The primary objective of this study was to evaluate the distribution of metal ion levels among the three different large-head MOM total hip systems: two monoblock large-head systems (the Durom Socket, Zimmer, Warsaw, IN, USA and the Birmingham socket, Smith and Nephew, Memphis, TN, USA) and one modular metal-on-metal total hip system (Pinnacle, Depuy Orthopedics, Warsaw, IN, USA). The secondary objectives were to assess whether position of the implanted prostheses, patient demographics or factors such as activity levels influence overall blood metal ion levels and whether the short-term functional outcome differs with specific large-head MOM implant type.
Materials and methods
This was a cross-sectional cohort study recruiting 54 patients who had received three different large-head MOM prostheses. The three hip systems included two monoblock large heads (Durom or Birmingham socket) and one modular system (Pinnacle). All the stems used for these implants had a 12/14 taper for head-neck junction. The exclusion criteria included diagnosis other than osteoarthritis, infection, metal components elsewhere in the body and renal insufficiency. The minimum time for follow-up was selected as 1 year to allow for the fact that metal ion levels are known to be elevated in the initial run-in period lasting for approximately 1 year postoperatively [3, 35].
The mean age of the patients was 59.7 years with the mean follow-up time of 41 months (range, 12 to 60 months). There were 19 patients in each of the monoblock large head groups (Durom or Birmingham socket) operated by a single surgeon (JP). The third modular Pinnacle group had 16 patients operated by another surgeon (BB). Both the surgeons used a posterior approach to expose the hip and cementless fixation of the components. The median head size used in the Birmingham group was 52 mm (range 44 mm to 56 mm) and in the Durom group, 48 mm (range 42 to 54 mm). The median head size used in the modular Pinnacle group was 40 mm (range 36 to 44 mm).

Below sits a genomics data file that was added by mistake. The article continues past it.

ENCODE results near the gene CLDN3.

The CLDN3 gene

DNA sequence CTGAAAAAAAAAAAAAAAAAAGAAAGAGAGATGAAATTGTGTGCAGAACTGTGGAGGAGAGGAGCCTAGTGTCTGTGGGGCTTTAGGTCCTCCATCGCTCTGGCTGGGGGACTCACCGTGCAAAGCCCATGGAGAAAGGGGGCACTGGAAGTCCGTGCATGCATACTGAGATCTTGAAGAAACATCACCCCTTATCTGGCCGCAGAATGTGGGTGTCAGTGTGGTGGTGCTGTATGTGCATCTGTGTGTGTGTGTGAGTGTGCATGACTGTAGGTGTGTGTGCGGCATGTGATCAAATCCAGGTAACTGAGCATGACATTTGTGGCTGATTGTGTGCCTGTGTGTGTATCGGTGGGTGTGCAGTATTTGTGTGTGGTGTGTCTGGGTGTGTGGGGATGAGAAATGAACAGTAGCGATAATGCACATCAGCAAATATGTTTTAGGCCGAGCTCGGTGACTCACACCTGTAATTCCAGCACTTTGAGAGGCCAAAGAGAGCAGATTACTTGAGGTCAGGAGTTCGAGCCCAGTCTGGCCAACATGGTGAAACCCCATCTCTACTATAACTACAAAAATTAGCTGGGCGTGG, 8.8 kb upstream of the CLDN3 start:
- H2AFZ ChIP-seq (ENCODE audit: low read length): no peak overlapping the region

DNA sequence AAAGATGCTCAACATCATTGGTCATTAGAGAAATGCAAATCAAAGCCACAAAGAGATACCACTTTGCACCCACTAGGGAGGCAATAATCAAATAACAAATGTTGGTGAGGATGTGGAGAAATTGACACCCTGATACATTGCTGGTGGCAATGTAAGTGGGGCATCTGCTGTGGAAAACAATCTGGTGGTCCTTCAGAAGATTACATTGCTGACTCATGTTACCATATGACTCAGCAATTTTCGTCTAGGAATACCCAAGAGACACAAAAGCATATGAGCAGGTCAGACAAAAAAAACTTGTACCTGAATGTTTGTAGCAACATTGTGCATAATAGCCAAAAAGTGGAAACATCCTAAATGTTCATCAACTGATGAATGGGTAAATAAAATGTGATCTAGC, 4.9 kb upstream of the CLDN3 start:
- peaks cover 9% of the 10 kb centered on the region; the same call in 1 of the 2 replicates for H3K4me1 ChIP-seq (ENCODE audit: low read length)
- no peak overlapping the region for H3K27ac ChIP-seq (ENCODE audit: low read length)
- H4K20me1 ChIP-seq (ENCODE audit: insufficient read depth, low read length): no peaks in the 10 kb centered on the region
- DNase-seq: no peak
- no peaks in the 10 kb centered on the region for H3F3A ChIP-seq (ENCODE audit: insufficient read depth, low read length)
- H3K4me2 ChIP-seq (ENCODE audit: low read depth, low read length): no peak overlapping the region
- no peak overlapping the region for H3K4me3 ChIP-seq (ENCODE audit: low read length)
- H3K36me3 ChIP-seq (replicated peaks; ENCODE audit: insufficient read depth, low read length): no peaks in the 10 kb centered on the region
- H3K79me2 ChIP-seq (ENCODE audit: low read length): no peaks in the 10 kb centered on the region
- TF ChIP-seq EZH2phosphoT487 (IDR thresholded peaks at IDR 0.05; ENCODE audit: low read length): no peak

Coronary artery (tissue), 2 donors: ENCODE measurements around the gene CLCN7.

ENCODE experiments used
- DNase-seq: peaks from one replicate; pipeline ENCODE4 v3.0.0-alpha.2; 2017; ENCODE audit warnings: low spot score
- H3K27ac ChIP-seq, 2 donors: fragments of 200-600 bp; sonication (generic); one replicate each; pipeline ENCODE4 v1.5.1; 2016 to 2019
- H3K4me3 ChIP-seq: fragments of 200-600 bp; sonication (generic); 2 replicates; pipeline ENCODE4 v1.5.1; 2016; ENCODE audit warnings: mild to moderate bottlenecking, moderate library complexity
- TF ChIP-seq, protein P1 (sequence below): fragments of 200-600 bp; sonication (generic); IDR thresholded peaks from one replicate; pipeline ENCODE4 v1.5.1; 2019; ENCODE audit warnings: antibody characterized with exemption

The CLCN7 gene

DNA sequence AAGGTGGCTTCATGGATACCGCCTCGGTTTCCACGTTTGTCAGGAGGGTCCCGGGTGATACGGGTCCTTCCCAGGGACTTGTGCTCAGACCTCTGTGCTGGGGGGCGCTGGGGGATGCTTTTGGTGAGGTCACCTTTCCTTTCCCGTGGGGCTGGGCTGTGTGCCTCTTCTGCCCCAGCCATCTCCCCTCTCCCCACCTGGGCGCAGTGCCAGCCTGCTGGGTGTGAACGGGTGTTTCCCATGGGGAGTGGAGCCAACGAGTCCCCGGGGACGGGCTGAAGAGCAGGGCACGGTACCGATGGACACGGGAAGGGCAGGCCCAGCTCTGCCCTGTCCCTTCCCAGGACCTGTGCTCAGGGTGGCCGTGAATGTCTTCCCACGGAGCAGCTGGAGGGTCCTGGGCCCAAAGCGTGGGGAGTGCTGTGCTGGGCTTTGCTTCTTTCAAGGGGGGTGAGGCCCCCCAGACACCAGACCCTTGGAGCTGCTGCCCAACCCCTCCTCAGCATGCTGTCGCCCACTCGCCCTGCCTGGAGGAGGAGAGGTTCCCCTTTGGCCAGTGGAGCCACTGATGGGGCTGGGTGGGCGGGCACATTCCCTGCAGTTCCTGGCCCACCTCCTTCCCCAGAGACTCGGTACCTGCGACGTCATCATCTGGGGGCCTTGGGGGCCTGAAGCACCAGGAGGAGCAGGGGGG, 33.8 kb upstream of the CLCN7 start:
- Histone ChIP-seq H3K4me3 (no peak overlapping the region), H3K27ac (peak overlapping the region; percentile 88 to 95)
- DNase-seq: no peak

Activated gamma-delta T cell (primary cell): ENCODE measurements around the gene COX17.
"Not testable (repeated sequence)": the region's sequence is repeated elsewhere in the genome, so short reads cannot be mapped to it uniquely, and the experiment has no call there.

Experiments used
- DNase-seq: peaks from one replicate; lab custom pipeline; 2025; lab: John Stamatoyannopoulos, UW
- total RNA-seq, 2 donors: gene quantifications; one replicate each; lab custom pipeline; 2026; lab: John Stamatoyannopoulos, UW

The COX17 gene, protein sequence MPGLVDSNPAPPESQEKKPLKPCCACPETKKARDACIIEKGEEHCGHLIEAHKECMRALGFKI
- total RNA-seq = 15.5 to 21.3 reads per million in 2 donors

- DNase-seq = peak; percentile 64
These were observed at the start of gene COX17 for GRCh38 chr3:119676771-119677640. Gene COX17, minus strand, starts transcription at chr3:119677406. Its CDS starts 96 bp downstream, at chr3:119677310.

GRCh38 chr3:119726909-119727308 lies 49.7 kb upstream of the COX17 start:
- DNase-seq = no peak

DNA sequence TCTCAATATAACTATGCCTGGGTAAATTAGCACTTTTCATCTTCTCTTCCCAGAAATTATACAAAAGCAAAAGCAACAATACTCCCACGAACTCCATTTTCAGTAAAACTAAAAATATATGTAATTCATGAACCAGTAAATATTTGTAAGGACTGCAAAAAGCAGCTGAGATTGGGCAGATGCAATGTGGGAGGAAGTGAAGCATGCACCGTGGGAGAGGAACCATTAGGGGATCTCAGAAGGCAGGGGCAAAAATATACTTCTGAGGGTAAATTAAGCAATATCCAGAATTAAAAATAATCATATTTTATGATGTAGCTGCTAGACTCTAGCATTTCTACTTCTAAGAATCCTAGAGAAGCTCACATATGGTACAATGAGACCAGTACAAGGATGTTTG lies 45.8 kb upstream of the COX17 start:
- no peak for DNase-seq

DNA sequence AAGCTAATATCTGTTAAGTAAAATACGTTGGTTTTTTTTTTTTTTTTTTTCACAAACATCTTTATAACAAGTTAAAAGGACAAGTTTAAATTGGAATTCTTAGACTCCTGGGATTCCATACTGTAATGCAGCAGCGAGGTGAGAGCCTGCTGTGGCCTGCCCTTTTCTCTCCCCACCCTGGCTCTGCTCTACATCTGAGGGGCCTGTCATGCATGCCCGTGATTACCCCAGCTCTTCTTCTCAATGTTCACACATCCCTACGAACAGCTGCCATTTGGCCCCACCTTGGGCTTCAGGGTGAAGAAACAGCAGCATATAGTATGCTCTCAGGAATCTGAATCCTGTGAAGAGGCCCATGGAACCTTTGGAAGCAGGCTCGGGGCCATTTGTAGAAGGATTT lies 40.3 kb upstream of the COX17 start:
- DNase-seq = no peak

Following institutional review board approval, all the patients were contacted by telephone and asked if they would be interested in participating in the study. Patients agreeing to participate were invited to attend dedicated clinics for clinical, radiological and biochemical evaluation.
This included assessment of Harris hip score, Western Ontario and McMaster Universities (WOMAC) index, short form 36 (SF 36), and University of California Los Angeles (UCLA) activity score (1, ‘no physical activity, dependent on others’ to 10, ‘regular participation in impact sports’). Range of motion (ROM) was calculated as part of the Harris hip score.